Food provides a major avenue to maintain and express culture, and it is undeniable that meat-centered dishes are a significant part of several cultural cuisines. However, there are numerous ways to express pride for your culture through foods that are compatible with a plant-based lifestyle. Culture can be maintained through the spices you add, the kitchen stories passed down to you, and the techniques you use to prepare the dish.

For instance, one of the dishes I knew I would miss most as I transitioned to plant-based eating was palak paneer—soft cottage cheese cubes in a creamy spinach gravy. As my mom and I worked on making a plant-based version, I realized my favorite part about palak paneer was the flavor of the spinach gravy, so I simply replicated it with tofu!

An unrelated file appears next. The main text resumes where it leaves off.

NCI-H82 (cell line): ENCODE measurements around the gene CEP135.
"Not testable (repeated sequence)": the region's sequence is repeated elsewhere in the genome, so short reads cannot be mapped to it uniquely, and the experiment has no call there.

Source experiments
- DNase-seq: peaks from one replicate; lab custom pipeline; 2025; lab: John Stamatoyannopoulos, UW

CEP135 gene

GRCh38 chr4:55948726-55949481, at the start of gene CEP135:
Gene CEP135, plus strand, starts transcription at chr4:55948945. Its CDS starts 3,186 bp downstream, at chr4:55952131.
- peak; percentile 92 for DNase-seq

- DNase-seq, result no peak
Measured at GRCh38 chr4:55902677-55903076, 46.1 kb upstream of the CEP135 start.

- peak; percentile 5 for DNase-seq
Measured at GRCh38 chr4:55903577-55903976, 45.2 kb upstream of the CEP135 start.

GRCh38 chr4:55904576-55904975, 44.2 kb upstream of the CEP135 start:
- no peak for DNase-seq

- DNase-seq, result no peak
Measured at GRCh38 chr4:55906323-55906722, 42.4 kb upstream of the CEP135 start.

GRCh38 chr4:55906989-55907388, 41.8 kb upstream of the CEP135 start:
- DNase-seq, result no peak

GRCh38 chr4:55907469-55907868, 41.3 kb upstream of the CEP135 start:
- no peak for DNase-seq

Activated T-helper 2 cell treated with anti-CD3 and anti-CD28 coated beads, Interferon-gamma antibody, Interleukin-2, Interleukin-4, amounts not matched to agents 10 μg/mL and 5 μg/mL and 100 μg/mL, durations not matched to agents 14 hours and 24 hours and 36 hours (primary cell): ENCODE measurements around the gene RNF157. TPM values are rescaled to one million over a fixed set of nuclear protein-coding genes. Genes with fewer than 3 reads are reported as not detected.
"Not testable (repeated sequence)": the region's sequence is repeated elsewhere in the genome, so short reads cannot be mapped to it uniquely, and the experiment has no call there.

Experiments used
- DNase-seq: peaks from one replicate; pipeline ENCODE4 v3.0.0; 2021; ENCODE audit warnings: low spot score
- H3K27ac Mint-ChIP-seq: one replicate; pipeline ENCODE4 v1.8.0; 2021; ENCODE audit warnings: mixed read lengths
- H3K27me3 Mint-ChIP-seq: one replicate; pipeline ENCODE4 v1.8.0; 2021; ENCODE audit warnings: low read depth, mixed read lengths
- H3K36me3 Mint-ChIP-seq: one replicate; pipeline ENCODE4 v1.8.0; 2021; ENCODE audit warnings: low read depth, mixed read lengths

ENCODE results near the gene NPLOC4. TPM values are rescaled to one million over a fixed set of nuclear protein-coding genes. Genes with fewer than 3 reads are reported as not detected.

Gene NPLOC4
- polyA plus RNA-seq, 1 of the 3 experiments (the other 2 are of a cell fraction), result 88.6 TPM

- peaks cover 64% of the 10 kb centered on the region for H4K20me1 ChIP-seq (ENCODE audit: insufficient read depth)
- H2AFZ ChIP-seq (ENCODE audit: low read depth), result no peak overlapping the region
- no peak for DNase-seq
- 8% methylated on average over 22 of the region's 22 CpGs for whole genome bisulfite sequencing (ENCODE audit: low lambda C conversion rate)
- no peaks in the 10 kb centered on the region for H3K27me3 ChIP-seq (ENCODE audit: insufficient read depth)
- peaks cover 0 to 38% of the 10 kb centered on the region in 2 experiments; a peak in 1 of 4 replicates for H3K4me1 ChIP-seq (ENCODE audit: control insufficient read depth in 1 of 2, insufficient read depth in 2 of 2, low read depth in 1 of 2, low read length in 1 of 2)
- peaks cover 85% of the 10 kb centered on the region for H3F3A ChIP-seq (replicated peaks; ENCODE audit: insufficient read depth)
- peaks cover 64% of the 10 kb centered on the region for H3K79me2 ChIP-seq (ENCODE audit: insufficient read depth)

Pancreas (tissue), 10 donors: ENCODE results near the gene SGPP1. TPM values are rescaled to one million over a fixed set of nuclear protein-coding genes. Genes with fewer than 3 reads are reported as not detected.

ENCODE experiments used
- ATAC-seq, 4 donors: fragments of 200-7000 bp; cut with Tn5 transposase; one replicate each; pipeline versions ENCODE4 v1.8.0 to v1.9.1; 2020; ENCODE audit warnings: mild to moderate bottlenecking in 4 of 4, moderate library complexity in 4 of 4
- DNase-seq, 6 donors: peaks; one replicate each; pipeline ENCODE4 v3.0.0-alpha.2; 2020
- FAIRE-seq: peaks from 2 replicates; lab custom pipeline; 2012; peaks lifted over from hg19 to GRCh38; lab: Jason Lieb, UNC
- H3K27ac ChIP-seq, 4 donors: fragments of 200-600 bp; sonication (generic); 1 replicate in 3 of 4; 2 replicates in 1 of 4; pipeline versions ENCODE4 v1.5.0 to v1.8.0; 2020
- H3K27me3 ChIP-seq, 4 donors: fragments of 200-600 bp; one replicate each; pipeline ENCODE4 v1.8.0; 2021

I don’t strike gold with every plant-based substitute, but there is an element of excitement that comes with experimenting to find what I like. In the process, I’ve learned more about cooking with Indian spices and techniques than I ever knew before.

Personally, I’ve been aware of the idea that food from any culture can be vegan. I grew up eating plenty of my mom’s dal (lentils) and rice, so when I first heard about veganism, I connected it to my own plate. However, at the time, the media hadn’t done a good job of recognizing the diversity in plant-based cuisines, so there were definitely stereotypes about what veganism entailed.

Veganism has been characterized by Western food trends—think kale caesar salads and smoothie bowls. [1] While salads may be delightful, this image of plant-based eating is limiting, as it does not take into account the hundreds of cultures that have incorporated plant-based meals in their diets for years. It portrays veganism as a Western health food trend for people who exclusively eat basic foods, rather than a sociocultural movement that has the ability to transcend borders. As a result, many may feel deterred from plant-based eating because they do not see how the foods and flavors they enjoy fit into it.